GAYDON, England -- Land Rover's first SUV from a shared car platform is expected to arrive at U.S. dealerships next April.
The LR2 compact SUV, which replaces the slow-selling Freelander, will share a platform and key components with the Volvo S80 and European market Ford Mondeo sedan and Galaxy minivan.
The rest of Land Rover's lineup switched from body-on-frame to unibody construction when they were redesigned over the past few years. However, the Range Rover, Range Rover Sport and LR3 platforms are not shared with cars.
Land Rover was not presented an existing car platform and told to create an SUV from it. Rather, Land Rover was present at the birth of the platform, called EUCD in Ford parlance.
In that way, Land Rover ensured that it got sturdy underpinnings, while Volvo and Ford received structures to satisfy the needs of their distinct buyers, Andrew Foster, LR2 chief program engineer, said at a press event here.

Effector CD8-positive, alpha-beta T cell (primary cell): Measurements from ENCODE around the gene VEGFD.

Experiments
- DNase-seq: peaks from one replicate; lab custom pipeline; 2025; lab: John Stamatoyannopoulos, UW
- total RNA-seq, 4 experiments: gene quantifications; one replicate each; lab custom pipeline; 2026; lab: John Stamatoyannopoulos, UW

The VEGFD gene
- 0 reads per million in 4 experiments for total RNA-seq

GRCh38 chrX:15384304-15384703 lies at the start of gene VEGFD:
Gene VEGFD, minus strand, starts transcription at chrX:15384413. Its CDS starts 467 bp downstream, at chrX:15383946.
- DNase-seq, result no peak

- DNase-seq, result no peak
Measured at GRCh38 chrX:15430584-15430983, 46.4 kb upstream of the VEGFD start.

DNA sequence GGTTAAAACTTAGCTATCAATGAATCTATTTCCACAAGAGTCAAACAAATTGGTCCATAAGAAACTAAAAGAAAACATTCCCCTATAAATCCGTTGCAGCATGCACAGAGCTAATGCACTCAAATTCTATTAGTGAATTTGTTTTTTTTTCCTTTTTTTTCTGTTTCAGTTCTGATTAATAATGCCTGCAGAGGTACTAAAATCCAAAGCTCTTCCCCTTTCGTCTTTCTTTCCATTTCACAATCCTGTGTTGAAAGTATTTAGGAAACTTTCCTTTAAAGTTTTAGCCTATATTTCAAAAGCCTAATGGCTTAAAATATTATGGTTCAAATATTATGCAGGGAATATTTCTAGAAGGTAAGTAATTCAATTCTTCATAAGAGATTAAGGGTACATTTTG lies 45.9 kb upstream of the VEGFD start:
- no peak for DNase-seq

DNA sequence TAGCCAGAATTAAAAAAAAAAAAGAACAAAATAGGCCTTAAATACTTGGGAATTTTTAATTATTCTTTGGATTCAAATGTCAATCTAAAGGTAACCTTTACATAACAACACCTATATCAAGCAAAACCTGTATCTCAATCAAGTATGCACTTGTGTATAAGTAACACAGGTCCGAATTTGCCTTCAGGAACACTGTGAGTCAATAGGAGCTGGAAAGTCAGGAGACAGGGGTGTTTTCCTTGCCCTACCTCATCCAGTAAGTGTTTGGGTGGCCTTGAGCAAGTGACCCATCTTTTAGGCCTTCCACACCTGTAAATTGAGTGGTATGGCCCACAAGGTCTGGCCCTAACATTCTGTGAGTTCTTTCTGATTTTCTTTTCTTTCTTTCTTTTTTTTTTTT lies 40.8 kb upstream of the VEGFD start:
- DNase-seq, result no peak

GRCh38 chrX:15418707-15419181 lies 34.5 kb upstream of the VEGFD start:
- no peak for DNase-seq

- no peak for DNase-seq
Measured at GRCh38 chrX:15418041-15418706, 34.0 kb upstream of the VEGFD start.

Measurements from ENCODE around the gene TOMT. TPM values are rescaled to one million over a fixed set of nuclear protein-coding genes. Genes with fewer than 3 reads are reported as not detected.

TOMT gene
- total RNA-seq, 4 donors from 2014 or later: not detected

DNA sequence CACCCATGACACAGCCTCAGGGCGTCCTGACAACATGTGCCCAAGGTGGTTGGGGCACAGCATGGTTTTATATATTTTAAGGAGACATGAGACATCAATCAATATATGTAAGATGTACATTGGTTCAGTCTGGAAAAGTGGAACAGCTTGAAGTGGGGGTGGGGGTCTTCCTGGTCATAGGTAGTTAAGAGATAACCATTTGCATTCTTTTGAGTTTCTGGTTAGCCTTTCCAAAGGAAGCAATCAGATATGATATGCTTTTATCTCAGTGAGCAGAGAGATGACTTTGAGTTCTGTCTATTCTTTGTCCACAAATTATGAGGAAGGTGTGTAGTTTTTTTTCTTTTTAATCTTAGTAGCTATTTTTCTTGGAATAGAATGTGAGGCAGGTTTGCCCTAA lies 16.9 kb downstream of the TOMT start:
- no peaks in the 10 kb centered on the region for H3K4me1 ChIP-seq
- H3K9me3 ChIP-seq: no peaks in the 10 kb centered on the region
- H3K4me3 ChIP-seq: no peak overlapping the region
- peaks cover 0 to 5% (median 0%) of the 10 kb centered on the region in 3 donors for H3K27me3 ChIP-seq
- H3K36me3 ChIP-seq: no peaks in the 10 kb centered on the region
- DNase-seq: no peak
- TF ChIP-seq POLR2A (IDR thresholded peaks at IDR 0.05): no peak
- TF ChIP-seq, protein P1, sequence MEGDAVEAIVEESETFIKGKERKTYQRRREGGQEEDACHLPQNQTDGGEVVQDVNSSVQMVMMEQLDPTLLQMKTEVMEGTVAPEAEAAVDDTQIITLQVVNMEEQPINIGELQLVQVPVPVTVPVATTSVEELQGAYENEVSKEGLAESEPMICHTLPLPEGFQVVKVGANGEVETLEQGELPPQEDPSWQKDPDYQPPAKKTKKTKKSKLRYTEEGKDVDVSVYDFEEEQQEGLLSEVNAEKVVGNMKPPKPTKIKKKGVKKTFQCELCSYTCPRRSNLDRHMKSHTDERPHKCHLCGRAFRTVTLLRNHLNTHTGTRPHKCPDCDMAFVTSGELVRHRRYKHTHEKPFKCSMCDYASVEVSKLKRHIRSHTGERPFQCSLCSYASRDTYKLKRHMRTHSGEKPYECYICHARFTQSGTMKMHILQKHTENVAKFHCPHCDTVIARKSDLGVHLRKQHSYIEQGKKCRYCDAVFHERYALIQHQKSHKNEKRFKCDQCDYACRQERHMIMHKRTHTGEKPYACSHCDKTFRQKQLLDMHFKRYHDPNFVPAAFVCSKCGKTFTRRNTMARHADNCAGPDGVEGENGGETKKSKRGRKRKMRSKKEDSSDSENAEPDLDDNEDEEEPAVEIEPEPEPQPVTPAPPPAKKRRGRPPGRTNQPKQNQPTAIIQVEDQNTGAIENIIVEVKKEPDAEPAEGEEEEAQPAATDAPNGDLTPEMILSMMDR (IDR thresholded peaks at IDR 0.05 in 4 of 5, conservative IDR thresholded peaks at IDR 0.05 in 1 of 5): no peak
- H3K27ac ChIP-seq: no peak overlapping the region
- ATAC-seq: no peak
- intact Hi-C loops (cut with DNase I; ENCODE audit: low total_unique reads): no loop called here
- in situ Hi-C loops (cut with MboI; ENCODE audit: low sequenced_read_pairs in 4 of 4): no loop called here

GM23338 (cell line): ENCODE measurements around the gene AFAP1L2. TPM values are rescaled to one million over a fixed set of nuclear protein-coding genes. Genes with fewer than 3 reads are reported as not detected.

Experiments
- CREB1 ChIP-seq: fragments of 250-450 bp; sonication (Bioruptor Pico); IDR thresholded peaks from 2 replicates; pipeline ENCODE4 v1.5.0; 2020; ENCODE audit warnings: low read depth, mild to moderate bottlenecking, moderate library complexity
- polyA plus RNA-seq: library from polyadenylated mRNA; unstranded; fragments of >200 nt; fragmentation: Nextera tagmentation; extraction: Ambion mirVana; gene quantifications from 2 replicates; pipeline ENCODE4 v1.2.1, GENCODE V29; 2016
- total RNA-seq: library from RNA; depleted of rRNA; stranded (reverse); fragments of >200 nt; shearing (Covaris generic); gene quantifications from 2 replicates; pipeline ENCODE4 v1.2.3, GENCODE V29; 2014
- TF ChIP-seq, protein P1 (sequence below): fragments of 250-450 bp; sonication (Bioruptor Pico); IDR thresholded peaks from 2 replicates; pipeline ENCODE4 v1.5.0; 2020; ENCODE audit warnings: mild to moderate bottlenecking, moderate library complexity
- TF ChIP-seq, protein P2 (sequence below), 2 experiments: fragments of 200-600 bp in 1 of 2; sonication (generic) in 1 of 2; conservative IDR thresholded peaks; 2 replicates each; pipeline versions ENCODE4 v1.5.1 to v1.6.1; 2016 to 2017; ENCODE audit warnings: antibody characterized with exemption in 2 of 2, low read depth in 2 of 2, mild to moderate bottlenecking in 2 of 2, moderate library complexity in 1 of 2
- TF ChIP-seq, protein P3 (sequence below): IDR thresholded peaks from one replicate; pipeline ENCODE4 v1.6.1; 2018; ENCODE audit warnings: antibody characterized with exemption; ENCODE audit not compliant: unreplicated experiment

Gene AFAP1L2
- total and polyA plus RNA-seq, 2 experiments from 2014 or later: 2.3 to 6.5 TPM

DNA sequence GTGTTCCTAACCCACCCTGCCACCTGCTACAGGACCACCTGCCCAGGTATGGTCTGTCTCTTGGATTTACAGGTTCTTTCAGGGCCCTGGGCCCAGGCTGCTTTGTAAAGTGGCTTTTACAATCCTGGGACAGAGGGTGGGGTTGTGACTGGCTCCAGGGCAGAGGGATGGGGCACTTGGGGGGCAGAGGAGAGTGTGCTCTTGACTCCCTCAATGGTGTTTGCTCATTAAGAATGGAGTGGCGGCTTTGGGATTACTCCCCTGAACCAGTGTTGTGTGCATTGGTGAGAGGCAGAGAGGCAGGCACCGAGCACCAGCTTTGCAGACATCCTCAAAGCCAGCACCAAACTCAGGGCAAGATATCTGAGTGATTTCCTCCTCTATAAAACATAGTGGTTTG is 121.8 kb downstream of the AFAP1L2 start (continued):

Previously, similar cooperation spawned the Volvo S40, Mazda3 and European-market Ford Focus sedans from the smaller C1 platform. However, the EUCD's sharing of an all-wheel-drive SUV with front-drive sedans was a much more complicated task.
For example, in the engine bay, the LR2 shares with Ford and Volvo a common crash structure in the longitudinal beams and spring towers. Parts of the engine-mounting subframe are shared.
But the LR2 has tougher subframe mountings, bumper armatures and suspension knuckles. It also has numerous crossbeams for more stability and stiffness.
Volvo contributed the 230-hp, 3.2-liter inline-six engine that powers the LR2. Volvo also performed some safety and crash-test engineering. The vehicles' shared floorpan is stamped in Sweden.
But other parts remain distinctly Land Rover. The LR2 will have the "terrain response" off-road traction system shared with the rest of the brand's lineup. It also will have Land Rover's roll stability control and hill descent control as a standard feature.
"Consumers don't care about architecture; they care about execution," said Richard Beattie, executive vice president of Land Rover North America Inc.
The LR2 will be the first Land Rover not built at the Solihull plant in the British Midlands. Rather, it will share a final assembly line with the Jaguar X-Type at the Halewood plant near Liverpool.
You may e-mail Mark Rechtin at [email protected]